Quick Note about the Facebook Hustle

FB

Just read Edie Melson’s post on The Write Conversation, “Social Media Monday—How Facebook Changes for 2015 Could Affect Authors,” and I have to admit not being happy with my favorite playground. If you haven’t heard yet, Facebook plans to charge businesses a monthly fee to advertise on its site. According to Edie, this practice will begin with organizations that have a physical site, like stores or offices, but it could extend to authors, since FB is the one who determines what an ad is. Authors definitely advertise on social media, Facebook included. It’s how someone like me, a Texas housewife, can make a sale as far away as Washington state, or even overseas.

If you’re an author and haven’t read Edie’s article, I suggest you do, then figure out how important FB is to you. Like I said, it’s my favorite playground, and I’m reluctant to give it up. Not that I would–we can still use the site just to have fun with our readers and fellow authors. I’d just have to be more careful about what I posted pertaining to my books.

Still, I can’t help wondering whether it would be worth the fee, whether I may as well just go ahead and figure it into my marketing expenses.

Most people swear by Twitter, as well they should, but I feel at home on FB. One of the complaints about FB is that we don’t reach everyone we’re supposed to, but there are ways around that. Every time someone shares one of my posts, they reach someone I may not have. And if the shares continue, there’s no telling how many people are reached.

Which leads to the question one of my fellow PBG authors asked: Will it be considered advertisement if we promote other authors?

If so, then we’d be in a mess. There’s no point in advertising when we can’t reach the numbers on our own, and there’s definitely no point in advertising when the post can’t be shared without costing our readers money or getting them zonked by the Facebook Police for advertising on their sites.

Edie said she’ll be making a follow-up post pertaining to all this Monday, so I’m anxious to see what she says. Meanwhile, I’ll continue on Facebook the way I always have until I’m told otherwise.

About Linda W. Yezak

Author/Freelance Editor/Speaker (writing and editing topics).
This entry was posted in Promotion/Publicity/Marketing and tagged , , , , . Bookmark the permalink.

12 Responses to Quick Note about the Facebook Hustle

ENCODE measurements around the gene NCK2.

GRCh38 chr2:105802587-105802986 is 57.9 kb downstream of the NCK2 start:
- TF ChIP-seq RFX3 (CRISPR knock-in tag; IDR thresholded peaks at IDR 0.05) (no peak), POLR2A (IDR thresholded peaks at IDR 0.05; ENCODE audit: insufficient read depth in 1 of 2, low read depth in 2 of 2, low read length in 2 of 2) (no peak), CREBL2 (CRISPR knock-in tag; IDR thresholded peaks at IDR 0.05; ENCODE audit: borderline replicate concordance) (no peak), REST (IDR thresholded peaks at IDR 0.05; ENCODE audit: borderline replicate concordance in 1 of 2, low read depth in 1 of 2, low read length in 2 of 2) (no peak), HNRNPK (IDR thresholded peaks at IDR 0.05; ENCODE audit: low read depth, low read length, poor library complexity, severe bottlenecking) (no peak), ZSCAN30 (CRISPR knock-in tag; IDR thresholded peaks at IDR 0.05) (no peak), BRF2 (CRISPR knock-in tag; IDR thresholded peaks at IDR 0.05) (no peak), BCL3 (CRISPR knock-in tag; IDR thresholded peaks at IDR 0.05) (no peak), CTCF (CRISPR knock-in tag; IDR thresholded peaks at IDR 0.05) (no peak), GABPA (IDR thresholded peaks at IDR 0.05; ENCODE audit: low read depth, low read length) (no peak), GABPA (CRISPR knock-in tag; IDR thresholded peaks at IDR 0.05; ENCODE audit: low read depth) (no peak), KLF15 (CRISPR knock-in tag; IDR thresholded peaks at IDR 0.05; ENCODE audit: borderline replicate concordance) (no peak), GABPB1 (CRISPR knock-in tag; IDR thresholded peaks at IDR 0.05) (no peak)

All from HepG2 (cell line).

1. Oh dear. Somedays it does seem like the rich just get richer and we poor just get poorer. On one hand I can see their point, on the other, we small timers need a break somewhere. Sigh. Thanks for bringing this to my attention and sharing the link.

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  2. libertyspeidel says:

    I read the same article, too. It’s frustrating. Once things calm down a smidge, I need to go re-read the article and maybe look into the new terms to understand them myself. As a newbie author, sometimes you can’t afford to spend money initially, so having free social media is a true benefit!

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    • Yeah, free sites are valuable. When I talk about my marketing budget, I’m not talking about mega-bucks. It’ll definitely hurt if FB is outside my budget, but I can still stay on it to keep up with friends and fans.

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  3. Lisa Grace says:

    Right now Facebook only shows 15% of your friends or page followers what you post. You have to “Boost” (pay) to show it to more. When I have boosted, I haven’t found it worthwhile. I’ll still use FB, but I’ve crossed it off my list as a way to reach readers.
    Instead, I’m encouraging them to sign up for email notification of new releases on my website.

    Liked by 1 person

    • As long as I keep it active, the stats on my author page say I reach a higher percentage than what I apparently do on my regular page. My regular page doesn’t have statistics for me to analyze. Of the 709 followers I have on my author page (got a new one this morning!), I reached 593 of them, as of the time I wrote this comment. Granted, since I don’t have many followers on that page, that isn’t a great reach, but it’s a start. And when I’m more active, the number of folks reached goes up.

      But I encourage folks to sign up for my newsletter, too, and to get my blog posts sent to their email addresses. Facebook isn’t the only tool out there, but combined with the others I have at my disposal, it helps. Most of the readers of this blog come to me through Facebook and through the WordPress Reader.

      Liked by 1 person

  4. K.M. Weiland says:

    We’ve been saying it for years: Facebook just keeps shooting itself in the foot. And yet it somehow keeps limping on as the most popular social platform. I, for one, will be glad when something more user-friendly topples it.

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  5. Many of my Facebook author friends are trying out a newer service called Tsu (dot co, not com). It’s Facebook-like, but it’s all individual pages; they don’t have group or organizational pages at this time. I don’t know if they plan to implement those at a later date or not. The problem I have, as I’m sure many of us do, is that so many of our friends and followers are still on Facebook, so migrating to a new platform probably needs to be done in stages with the hopes you can bring others along. Plus, I admin three Facebook groups, so I still need to be there. I haven’t paid for any Facebook promotions yet, but maybe I need to build some promotional funds into my 2015 budget. I’m just not sure it’s worth it.

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  6. Personally, I hope this is much ado about nothing.

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